CPX compares the
value in the
X register with another value. If the two values are equal, the
Z flag is set to
1, otherwise it is set to
The next line,
BNE decrement, will shift execution to the decrement label if
Z flag is set to
0 (meaning that the two values in the
were not equal), otherwise it does nothing and we store
finish the program.
In assembly language, you’ll usually use labels with branch instructions. When assembled though, this label is converted to a single-byte relative offset (a number of bytes to go backwards or forwards from the next instruction) so branch instructions can only go forward and back around 256 bytes. This means they can only be used to move around local code. For moving further you’ll need to use the jumping instructions.
BEQ. Try writing a program that uses
BCS(“branch on carry clear” and “branch on carry set”) are used to branch on the carry flag. Write a program that uses one of these two.
The 6502 uses a 16-bit address bus, meaning that there are 65536 bytes of
memory available to the processor. Remember that a byte is represented by two
hex characters, so the memory locations are generally represented as
$ffff. There are various ways to refer to these memory locations, as detailed below.
With all these examples you might find it helpful to use the memory monitor to
watch the memory change. The monitor takes a starting memory location and a
number of bytes to display from that location. Both of these are hex values.
For example, to display 16 bytes of memory from
into Start and Length, respectively.
With absolute addressing, the full memory location is used as the argument to the instruction. For example:
STA $c000 ;Store the value in the accumulator at memory location $c000
All instructions that support absolute addressing (with the exception of the jump instructions) also have the option to take a single-byte address. This type of addressing is called “zero page” - only the first page (the first 256 bytes) of memory is accessible. This is faster, as only one byte needs to be looked up, and takes up less space in the assembled code as well.
This is where addressing gets interesting. In this mode, a zero page address is given, and then the value of the
X register is added. Here is an example:
LDX #$01 ;X is $01 LDA #$aa ;A is $aa STA $a0,X ;Store the value of A at memory location $a1 INX ;Increment X STA $a0,X ;Store the value of A at memory location $a2
If the result of the addition is larger than a single byte, the address wraps around. For example:
LDX #$05 STA $ff,X ;Store the value of A at memory location $04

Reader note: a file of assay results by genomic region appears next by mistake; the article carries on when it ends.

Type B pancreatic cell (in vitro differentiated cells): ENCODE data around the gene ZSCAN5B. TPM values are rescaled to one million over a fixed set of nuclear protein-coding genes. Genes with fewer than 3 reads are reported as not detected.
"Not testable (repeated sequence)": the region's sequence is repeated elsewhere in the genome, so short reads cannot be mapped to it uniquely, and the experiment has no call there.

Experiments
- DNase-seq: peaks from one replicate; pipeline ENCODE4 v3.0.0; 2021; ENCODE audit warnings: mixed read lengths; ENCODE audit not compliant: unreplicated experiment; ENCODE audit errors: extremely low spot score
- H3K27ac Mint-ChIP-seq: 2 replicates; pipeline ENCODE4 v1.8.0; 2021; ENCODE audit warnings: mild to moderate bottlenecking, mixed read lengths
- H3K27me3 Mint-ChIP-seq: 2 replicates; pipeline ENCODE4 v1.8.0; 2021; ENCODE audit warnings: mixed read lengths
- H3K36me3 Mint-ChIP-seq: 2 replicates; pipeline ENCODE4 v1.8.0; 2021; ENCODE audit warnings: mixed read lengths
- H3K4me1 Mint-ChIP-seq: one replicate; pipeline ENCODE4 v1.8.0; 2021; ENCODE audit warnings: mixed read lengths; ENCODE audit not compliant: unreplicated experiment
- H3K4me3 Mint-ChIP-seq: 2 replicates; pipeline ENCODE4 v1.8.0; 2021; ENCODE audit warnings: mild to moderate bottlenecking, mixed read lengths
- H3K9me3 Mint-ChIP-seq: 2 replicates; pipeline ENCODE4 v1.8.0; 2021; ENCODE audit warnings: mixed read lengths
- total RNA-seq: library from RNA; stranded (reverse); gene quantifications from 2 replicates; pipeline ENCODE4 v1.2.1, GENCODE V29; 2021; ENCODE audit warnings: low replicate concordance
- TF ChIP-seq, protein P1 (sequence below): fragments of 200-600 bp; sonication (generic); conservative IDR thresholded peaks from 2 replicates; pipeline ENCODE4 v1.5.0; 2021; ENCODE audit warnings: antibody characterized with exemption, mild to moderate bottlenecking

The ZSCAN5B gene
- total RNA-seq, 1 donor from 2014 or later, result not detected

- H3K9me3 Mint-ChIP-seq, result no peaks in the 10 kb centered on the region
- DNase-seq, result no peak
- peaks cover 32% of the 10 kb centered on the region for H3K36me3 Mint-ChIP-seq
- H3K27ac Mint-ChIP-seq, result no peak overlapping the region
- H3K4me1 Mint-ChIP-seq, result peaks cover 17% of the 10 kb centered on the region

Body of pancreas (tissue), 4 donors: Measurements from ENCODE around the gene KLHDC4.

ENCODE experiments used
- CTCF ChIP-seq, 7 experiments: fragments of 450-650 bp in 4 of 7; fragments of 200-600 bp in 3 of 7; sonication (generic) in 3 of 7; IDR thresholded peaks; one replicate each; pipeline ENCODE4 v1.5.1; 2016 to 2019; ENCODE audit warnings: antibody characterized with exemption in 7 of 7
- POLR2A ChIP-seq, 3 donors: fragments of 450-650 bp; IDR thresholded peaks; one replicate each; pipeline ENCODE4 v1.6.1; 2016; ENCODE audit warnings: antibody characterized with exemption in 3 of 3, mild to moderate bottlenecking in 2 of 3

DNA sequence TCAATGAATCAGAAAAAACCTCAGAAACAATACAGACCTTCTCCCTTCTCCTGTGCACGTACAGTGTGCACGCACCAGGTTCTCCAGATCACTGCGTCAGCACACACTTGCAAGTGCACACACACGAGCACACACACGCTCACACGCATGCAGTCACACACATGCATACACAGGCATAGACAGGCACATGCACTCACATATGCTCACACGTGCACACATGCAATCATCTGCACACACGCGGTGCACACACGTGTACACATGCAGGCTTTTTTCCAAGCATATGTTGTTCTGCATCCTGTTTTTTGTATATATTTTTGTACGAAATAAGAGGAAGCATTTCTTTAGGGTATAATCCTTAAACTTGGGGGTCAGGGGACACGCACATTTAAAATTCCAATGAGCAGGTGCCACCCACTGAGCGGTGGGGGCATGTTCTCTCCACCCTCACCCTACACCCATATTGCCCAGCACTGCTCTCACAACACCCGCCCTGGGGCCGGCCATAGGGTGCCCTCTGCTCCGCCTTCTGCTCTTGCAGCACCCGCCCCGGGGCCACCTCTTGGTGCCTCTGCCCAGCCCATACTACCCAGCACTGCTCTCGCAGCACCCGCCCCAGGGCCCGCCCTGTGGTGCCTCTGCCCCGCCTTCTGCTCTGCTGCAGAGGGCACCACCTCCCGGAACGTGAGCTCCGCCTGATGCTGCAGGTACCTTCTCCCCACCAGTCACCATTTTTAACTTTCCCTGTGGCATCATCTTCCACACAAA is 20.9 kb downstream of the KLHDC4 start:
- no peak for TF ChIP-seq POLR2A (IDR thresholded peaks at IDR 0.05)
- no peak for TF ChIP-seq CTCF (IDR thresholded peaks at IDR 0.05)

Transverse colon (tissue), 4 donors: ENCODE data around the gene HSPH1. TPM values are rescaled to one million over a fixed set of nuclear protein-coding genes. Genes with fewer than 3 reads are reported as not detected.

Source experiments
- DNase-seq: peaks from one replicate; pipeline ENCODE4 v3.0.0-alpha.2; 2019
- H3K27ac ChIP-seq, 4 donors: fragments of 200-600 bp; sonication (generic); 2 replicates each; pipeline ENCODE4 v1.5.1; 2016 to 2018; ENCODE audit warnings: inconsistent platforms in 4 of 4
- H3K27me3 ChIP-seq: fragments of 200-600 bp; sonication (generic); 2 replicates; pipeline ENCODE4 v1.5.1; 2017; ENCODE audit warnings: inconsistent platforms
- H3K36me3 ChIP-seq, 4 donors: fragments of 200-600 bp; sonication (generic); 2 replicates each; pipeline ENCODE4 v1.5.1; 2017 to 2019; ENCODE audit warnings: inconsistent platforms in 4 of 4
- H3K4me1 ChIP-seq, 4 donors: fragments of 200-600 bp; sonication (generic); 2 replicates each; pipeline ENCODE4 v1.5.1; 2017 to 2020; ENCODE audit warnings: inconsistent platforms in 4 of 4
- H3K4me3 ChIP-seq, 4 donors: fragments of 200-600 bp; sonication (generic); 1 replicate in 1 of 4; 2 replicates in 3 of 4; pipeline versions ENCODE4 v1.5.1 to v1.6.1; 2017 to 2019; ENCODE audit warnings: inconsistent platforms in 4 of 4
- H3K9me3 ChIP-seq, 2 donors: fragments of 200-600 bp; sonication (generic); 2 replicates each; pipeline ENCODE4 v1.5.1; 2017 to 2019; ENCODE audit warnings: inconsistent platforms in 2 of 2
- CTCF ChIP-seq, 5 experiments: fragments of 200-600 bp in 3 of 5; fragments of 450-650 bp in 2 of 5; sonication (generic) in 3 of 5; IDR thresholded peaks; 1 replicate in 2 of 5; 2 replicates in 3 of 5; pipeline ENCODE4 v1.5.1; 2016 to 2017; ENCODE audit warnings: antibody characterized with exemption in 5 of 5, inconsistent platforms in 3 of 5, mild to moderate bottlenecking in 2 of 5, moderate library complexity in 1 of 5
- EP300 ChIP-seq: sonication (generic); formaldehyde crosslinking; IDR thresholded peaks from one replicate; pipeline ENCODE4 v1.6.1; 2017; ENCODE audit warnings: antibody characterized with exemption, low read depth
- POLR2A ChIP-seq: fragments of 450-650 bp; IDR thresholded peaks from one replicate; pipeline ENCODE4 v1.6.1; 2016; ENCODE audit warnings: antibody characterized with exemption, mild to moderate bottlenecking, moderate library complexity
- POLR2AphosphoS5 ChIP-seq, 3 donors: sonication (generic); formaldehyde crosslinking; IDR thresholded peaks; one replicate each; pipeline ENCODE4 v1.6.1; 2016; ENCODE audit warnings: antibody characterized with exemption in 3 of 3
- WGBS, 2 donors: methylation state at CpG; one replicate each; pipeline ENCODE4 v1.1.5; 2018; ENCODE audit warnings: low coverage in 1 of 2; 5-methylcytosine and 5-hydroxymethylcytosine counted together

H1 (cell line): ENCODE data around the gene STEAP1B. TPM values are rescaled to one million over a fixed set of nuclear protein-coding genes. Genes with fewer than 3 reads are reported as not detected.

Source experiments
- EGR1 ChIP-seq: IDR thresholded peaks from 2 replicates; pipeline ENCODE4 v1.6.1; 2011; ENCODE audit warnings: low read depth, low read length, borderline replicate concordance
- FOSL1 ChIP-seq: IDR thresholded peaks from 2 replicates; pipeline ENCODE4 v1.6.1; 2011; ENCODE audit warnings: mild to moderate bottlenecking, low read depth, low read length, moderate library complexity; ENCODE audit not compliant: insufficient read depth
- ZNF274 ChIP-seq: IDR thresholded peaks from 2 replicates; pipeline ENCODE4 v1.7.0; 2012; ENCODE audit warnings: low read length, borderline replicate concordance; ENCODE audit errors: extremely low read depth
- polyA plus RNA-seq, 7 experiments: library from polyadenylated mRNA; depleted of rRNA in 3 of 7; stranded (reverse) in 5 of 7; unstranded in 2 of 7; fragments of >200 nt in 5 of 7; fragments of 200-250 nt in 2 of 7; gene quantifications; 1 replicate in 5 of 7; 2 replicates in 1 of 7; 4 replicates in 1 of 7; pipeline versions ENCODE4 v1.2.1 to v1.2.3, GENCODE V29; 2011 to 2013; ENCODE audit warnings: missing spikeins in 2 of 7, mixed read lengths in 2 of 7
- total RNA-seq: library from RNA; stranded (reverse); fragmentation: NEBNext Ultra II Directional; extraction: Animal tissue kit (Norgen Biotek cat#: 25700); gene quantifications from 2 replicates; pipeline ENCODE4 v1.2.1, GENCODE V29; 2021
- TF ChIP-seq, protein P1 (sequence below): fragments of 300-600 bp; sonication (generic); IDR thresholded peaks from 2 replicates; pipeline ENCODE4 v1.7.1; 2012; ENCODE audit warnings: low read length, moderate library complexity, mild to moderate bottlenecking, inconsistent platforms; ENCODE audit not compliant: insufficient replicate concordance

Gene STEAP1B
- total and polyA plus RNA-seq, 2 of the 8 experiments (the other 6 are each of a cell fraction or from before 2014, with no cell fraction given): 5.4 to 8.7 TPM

This is the equivalent of zero page,X, but can only be used with
These are the absolute addressing versions of zero page,X and zero page,Y. For example:
LDX #$01 STA $0200,X ;Store the value of A at memory location $0201
Immediate addressing doesn’t strictly deal with memory addresses - this is the
mode where actual values are used. For example,
LDX #$01 loads the value
$01 into the
X register. This is very different to the zero page
LDX $01 which loads the value at memory location
$01 into the
Relative addressing is used for branching instructions. These instructions take a single byte, which is used as an offset from the following instruction.
Assemble the following code, then click the Hexdump button to see the assembled code.
The hex should look something like this:
a9 01 c9 02 d0 02 85 22 00
c9 are the processor opcodes for immediate-addressed
02 are the arguments to these instructions.
the opcode for
BNE, and its argument is
02. This means “skip over the next
two bytes” (
85 22, the assembled version of
STA $22). Try editing the code
STA takes a two-byte absolute address rather than a single-byte zero page
address (e.g. change
STA $22 to
STA $2222). Reassemble the code and look at
the hexdump again - the argument to
BNE should now be
03, because the
instruction the processor is skipping past is now three bytes long.
Some instructions don’t deal with memory locations (e.g.
INX - increment the
X register). These are said to have implicit addressing - the argument is
implied by the instruction.
Indirect addressing uses an absolute address to look up another address. The first address gives the least significant byte of the address, and the following byte gives the most significant byte. That can be hard to wrap your head around, so here’s an example:
In this example,
$f0 contains the value
$f1 contains the value
$cc. The instruction
JMP ($f0) causes the processor to look up the two
$cc) and put them together to form the
$cc01, which becomes the new program counter. Assemble and step
through the program above to see what happens. I’ll talk more about
the section on Jumping.
This one’s kinda weird. It’s like a cross between zero page,X and indirect.
Basically, you take the zero page address, add the value of the
X register to
it, then use that to look up a two-byte address. For example:
$02 contain the values
respectively. Think of
($00 + X). In this case
this simplifies to
($01). From here things proceed like standard indirect
addressing - the two bytes at
$07) are looked up
to form the address
$0705. This is the address that the
Y register was
stored into in the previous instruction, so the
A register gets the same
Y, albeit through a much more circuitous route. You won’t see this
Indirect indexed is like indexed indirect but less insane. Instead of adding
X register to the address before dereferencing, the zero page address
is dereferenced, and the
Y register is added to the resulting address.
In this case,
($01) looks up the two bytes at
$07. These form the address
$0703. The value of the
Y register is added
to this address to give the final address
The stack in a 6502 processor is just like any other stack - values are pushed
onto it and popped (“pulled” in 6502 parlance) off it. The current depth of the
stack is measured by the stack pointer, a special register. The stack lives in
$01ff. The stack pointer is initially
points to memory location
$01ff. When a byte is pushed onto the stack, the
stack pointer becomes
$fe, or memory location
$01fe, and so on.
Two of the stack instructions are
PLA, “push accumulator” and “pull
accumulator”. Below is an example of these two in action.
X holds the pixel colour, and
Y holds the position of the current pixel.
The first loop draws the current colour as a pixel (via the
pushes the colour to the stack, then increments the colour and position. The
second loop pops the stack, draws the popped colour as a pixel, then increments